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Greek Philosopher: Plotinus

Updated on March 3, 2009

Roman philosopher of the Neoplatonic school, born in Asyut, Egypt. Plotinus lived from 205 to 270 AD in Alexandria.

He studied with the Alexandrian philosopher Ammonius Saccas at Alexandria for a period of ten years and about 244 went to Rome, where he established a school.

Plotinus spoke on Pythagorean and Platonic wisdom in Neoplatonic terms and on asceticism; such was the impression made upon his audience that some of them gave their fortunes to the poor, set their slaves free and devoted themselves to lives of study and ascetic piety.

At the age of sixty, with the permission of the Roman emperor Gallienus, Plotinus planned to establish a communistic commonwealth build on the model of The Republic by the Greek philosopher Plato, but the project failed because of the opposition of Gallienus' counselors.

Plotinus continued to teach and write until his death. His works comprise fifty-four treatises in Greek, called the Enneads, six groups of nine books each, an arrangement probably made by his student Porphyry (232 to 304 AD) who edited his writings.

Plotinus' system was based chiefly on Plato's theory of idea, but whereas Plato assumed archetypal ideas to be the link between the supreme deity and the world of matter, Plotinus accepted an Oriental doctrine of emanation, of the constant transmission of powers from the Absolute Being, or the One, to the creation through several agencies, the first of which is nous or pure intelligence, whence flows the soul of the world; from this, in turn, flow the souls of men and animals, and finally matter.

Man thus belongs to two worlds, that of the senses and that of pure intelligence. Inasmuch as matter is the cause of all evil, the object of life should be to escape the material world of the senses, and hence man should abandon all earthly interests for those of intellectual meditation; by purification and by the exercise of thought man can gradually lift himself to an intuition of the nous, and ultimately to the complete and ecstatic union with the One, that is God.

Plotinus claimed to have experienced this divine ecstasy several times in his lifetime.


Neoplatonism, one of the most influential philosophical and religious schools and an important rival of Christianity, was founded in the 3rd century AD by Ammonius Saccus and his more famous disciple Plotinus. Plotinus based his ideas on the mystical and poetic writings of Plato, the Pythagoreans and Philo (Philo Judaeus was a Jewish-Hellenistic philosopher who combined Greek philosophy, particularly Platonic and Pythagorean ideas, with Judaic religion in a comprehensive system that anticipating Neoplatonism and Jewish, Christian and Muslim mysticism). The main function of philosophy, for him, is to prepare the individual for the experience of ecstasy, in which he becomes one with God. God, or the One, is beyond rational understanding and is the source of all reality.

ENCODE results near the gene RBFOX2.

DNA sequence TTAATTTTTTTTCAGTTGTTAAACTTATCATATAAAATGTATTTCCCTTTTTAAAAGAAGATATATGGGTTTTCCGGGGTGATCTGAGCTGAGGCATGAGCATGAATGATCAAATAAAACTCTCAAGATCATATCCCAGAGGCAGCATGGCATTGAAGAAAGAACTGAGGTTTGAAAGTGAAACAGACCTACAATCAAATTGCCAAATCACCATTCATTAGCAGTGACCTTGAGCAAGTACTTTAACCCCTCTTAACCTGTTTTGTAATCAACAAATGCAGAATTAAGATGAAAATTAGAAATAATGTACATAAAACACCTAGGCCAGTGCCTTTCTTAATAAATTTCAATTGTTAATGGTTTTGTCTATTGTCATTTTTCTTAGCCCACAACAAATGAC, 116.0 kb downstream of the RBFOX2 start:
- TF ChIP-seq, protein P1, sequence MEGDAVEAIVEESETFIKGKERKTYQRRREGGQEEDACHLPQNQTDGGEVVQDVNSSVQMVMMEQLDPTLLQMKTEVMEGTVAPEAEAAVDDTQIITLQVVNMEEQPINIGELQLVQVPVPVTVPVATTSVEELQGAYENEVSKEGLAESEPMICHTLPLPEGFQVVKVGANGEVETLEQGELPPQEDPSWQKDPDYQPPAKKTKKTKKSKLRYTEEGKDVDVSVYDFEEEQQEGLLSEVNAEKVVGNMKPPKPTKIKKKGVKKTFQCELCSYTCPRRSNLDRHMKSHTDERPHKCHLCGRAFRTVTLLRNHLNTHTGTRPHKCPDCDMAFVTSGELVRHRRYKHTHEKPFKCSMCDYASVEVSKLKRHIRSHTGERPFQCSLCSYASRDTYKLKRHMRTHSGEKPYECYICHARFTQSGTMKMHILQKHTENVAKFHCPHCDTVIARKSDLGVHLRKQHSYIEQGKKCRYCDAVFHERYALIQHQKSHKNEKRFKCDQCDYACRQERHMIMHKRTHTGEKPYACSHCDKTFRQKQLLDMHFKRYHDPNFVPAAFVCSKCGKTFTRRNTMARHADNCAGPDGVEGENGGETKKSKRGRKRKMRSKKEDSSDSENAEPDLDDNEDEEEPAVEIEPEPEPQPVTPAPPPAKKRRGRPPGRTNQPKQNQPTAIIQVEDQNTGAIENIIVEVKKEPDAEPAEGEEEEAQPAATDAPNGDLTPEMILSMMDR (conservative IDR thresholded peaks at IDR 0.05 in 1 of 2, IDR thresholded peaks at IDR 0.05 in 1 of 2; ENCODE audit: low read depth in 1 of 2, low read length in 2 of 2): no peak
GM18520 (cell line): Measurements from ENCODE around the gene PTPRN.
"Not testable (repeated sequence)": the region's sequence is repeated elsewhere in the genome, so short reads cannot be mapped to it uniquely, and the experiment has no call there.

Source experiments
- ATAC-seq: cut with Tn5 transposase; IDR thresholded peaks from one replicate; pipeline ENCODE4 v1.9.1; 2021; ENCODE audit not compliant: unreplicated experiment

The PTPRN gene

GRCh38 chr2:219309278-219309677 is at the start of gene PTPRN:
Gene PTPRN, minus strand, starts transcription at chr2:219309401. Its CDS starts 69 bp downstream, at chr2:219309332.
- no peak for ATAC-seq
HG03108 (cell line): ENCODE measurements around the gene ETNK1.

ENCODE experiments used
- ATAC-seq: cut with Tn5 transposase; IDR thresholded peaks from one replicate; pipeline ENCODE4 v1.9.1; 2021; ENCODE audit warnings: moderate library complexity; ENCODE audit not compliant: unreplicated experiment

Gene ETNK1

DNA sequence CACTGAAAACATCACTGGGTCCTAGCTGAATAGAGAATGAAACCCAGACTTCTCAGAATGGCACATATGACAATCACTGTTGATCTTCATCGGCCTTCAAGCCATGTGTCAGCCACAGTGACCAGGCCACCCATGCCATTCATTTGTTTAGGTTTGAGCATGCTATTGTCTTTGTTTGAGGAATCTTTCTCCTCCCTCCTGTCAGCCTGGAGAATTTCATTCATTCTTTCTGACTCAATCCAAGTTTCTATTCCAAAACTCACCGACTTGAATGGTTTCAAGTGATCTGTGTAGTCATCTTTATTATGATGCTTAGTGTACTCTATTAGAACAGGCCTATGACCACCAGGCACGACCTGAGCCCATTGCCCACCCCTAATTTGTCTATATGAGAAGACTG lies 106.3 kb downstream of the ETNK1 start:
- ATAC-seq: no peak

Plotinus expounded a theory which is largely an extension of Plato's doctrine (hence being called Neoplatonism). God is absolutely transcendent; he is the One above all change and beyond our knowledge. Since God must eternally be the same, He must necessarily have created the world. According to Plotinus, the thought of God (Nous), is in some way an emanation from God. The The World-Soul in turn emanates from Nous and individual souls from the World-Soul. Below the sphere of soul is the material world, furthest removed from the oneness and intelligibility of God.

The universe emanates from the One by a mysterious process of overflowing of divine energy, in successive levels. The highest levels form a trinity of the One, the Logos, which contains the Platonic forms, and the world soul, which gives rise to human souls and natural forces. The farther things emanate from the One, according to Plotinus, the more imperfect and evil they are and the closer they approach the limit of pure matter. The highest goal of life is to purify oneself of dependence on bodily comforts and, through philosophical meditation to prepare oneself for an ecstatic reunion with the One. Neoplatonism exerted a strong pantheistic influence on medieval thought.

Its practitioners sought to reconcile the philosophy of Plato with Christian beliefs. The concept of a God which he put forward had a deep influence on early Christian theology.


  • Library of Essential Knowledge, Volume 2, Readers Digest, 1980

  • New Encyclopedia, Volume 19, 1971, Funk & Wagnalls

  • The New International Illustrated Encyclopaedia, Volume 1, 1954


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      Dennis Carroll 8 years ago

      your opening paragraph says he lived in Alexandria 205-270. But the next paragraph says he moved to rome 244. Please correct.

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      jedgrey 9 years ago

      An interesting hub, indeed. You have provided much detail regarding an important phase of human endeavor. Good work